Joint paper by City, University of London, University of Seville and Bakher Hughes published in Applied Thermal Engineering

The SCARABEUS teams at City, University of London, University of Seville and Baker Hughes have recently published a paper authored jointly by the three institutions. This scientific publication is the result from the collaboration between Work Package 3 – Turbomachinery Design  and Work Package 5 – Techno-economic, Social and Environmental Assessments. In particular, the team at University of Seville has provided the boundary conditions for the design of the turbines, which has been carried out by City, University of London and Baker Hughes jointly. Then, the impact of the resulting turbomachinery efficiency on cycle performance has been assessed in WP5.

The paper has been published in volume 230 of Applied Thermal Engineering (Elsevier) and it is available in Open Access on the publisher’s website (link). Check the abstract below:

The utilisation of certain blends based on supercritical CO2 (sCO2), namely CO2/TiCl4, CO2/C6H2 and CO2/SO2, have been found to be promising for enhancing the performance of power cycles for Concentrated Solar Power (CSP) applications; allowing for up to a 6% enhancement in cycle efficiency with respect to a simple recuperated CO2 cycle, depending upon the nature of the used blend and the cycle configuration of choice. This paper presents an investigation of the impact of adopting these sCO2-based blends on the flow path design for a multi-stage axial turbine whilst accounting for aerodynamic, mechanical and rotordynamic considerations. This includes assessing the sensitivity of the turbine design to selected working fluid and imposed optimal cycle conditions. Ultimately, this study aims to provide the first indication that a high-efficiency turbine can be achieved for a large-scale axial turbine operating with these non-conventional working fluids and producing power in excess of 120 MW. To achieve this aim, mean-line aerodynamic design is integrated with mechanical and rotordynamic constraints, specified based on industrial experience, to ensure technically feasible solutions with maximum aerodynamic efficiency. Different turbine flow path designs have been produced for three sCO2 blends under different cycle boundary conditions. Specifically, flow paths have been obtained for optimal cycle configurations at five different molar fractions and two different turbine inlet pressure and temperature levels of 250 & 350 bar and 550 & 700 °C respectively. A total-to-total turbine efficiency in excess of 92% was achieved, which is considered promising for the future of CO2 plants. The highest efficiencies are achieved for designs with a large number of stages, corresponding to reduced hub diameters due to the need for a fixed synchronous rotational speed. The large number of stages is contrary to existing sCO2 turbine designs, but it is found that an increase from 4 to 14 stages can increase the efficiency by around 5%. Ultimately, based on the preliminary cost analysis results, the designs with a large number of stages were found to be financially feasible compared to the designs with a small number of stages.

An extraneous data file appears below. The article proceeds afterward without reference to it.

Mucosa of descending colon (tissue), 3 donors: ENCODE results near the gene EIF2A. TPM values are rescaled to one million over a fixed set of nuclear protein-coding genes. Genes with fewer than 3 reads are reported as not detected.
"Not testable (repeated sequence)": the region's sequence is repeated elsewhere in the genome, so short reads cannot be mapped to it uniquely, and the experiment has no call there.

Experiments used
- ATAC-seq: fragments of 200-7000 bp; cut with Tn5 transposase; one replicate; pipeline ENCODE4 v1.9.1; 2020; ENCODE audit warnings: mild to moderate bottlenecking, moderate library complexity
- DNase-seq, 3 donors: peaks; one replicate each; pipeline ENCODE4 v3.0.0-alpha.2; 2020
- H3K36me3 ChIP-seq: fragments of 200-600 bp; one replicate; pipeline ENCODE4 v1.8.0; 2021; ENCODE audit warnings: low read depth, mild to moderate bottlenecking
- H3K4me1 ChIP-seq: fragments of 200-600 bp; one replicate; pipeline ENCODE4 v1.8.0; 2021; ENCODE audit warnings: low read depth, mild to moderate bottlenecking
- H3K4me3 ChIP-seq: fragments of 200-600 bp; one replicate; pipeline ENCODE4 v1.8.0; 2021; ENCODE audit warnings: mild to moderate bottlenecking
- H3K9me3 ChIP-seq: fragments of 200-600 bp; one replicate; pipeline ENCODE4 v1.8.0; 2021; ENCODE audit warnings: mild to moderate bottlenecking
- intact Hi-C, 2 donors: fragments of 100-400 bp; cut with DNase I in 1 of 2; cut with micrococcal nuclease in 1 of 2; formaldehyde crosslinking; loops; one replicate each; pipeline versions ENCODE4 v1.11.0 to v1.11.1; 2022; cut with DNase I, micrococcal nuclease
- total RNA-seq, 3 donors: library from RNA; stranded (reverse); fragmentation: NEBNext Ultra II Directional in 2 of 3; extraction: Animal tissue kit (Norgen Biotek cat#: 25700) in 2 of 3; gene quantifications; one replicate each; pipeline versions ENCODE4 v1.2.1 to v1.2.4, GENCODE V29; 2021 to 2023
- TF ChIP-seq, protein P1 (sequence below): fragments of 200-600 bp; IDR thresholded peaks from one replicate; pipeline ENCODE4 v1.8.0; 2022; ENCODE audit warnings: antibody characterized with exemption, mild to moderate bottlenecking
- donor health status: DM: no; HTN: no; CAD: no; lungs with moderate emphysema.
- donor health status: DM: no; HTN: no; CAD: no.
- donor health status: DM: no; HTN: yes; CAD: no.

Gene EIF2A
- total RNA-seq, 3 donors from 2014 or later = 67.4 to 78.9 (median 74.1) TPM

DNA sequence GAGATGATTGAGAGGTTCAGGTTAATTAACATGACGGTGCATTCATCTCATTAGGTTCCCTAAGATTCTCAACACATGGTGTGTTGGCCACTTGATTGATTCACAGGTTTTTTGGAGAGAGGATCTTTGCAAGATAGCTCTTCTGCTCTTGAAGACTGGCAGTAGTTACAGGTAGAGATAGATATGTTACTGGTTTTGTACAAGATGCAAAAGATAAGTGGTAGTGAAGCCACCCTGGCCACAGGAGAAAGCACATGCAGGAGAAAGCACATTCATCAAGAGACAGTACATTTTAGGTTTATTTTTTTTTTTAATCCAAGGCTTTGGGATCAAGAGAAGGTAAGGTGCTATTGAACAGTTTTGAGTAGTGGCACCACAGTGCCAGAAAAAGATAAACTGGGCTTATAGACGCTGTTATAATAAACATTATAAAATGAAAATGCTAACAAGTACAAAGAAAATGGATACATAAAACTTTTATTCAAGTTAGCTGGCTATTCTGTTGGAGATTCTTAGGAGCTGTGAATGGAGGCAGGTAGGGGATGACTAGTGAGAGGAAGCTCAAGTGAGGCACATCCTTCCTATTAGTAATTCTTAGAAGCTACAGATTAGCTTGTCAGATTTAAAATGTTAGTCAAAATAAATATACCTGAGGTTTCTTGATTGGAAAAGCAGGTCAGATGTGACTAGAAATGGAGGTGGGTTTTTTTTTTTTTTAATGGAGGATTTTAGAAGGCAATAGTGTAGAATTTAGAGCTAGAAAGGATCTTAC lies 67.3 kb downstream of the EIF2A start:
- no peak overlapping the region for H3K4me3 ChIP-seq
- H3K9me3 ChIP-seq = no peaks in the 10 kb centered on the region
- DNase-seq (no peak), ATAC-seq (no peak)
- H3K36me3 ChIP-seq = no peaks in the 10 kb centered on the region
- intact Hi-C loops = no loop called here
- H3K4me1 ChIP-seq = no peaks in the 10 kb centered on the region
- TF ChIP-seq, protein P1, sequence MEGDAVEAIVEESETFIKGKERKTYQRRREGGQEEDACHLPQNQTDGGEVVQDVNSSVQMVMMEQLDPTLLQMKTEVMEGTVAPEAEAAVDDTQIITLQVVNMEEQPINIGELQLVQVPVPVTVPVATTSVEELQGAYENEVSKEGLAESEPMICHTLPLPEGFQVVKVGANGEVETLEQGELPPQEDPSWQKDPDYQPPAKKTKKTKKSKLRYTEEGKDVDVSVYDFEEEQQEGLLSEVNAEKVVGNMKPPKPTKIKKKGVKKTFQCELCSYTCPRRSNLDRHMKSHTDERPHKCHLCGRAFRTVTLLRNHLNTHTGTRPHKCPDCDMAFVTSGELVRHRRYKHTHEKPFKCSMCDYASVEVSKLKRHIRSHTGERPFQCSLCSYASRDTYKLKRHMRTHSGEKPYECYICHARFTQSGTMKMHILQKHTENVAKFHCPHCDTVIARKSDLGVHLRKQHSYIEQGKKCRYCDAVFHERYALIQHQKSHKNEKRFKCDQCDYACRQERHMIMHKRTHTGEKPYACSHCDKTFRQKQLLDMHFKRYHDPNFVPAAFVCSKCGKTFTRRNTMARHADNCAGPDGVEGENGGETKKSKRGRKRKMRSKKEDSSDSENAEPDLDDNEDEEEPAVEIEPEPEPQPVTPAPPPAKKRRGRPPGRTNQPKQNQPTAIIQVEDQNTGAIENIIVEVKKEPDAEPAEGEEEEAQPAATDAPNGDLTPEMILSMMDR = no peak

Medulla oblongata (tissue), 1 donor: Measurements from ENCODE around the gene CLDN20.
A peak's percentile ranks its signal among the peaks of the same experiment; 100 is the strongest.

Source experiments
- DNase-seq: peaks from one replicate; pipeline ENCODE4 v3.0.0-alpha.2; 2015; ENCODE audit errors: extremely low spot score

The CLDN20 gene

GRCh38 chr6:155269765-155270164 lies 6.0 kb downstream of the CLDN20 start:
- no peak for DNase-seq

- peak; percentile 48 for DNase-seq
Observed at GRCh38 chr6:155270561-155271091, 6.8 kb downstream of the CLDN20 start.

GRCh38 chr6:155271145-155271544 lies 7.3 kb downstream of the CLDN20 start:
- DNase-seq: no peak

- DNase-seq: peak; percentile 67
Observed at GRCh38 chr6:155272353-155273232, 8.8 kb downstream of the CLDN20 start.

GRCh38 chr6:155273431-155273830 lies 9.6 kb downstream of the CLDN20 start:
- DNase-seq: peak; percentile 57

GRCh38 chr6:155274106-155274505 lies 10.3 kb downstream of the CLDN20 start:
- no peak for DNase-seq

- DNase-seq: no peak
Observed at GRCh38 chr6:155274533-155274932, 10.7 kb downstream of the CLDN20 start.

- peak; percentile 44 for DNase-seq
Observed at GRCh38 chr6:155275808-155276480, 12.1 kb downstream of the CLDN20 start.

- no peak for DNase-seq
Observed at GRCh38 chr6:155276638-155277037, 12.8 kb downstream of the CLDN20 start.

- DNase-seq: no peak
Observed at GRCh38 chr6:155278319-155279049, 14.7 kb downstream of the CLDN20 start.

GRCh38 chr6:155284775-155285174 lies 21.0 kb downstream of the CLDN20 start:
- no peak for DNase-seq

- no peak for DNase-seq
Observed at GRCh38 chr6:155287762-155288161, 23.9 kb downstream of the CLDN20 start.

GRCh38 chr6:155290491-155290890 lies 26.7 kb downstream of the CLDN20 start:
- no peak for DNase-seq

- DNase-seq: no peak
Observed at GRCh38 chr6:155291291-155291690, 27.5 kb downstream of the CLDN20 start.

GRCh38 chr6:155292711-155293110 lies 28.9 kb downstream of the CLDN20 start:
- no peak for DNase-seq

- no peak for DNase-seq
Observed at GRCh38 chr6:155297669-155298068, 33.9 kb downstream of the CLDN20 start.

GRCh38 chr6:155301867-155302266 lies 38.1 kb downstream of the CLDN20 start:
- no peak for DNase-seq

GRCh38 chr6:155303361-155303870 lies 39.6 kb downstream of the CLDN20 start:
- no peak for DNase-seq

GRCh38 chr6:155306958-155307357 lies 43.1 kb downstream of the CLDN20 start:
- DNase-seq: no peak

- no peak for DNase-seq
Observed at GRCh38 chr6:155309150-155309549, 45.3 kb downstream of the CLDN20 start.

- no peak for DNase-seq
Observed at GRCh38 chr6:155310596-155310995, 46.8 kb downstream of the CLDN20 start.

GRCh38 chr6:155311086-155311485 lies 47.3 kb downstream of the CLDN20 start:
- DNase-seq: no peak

Flowpath optimisation methodology used in the paper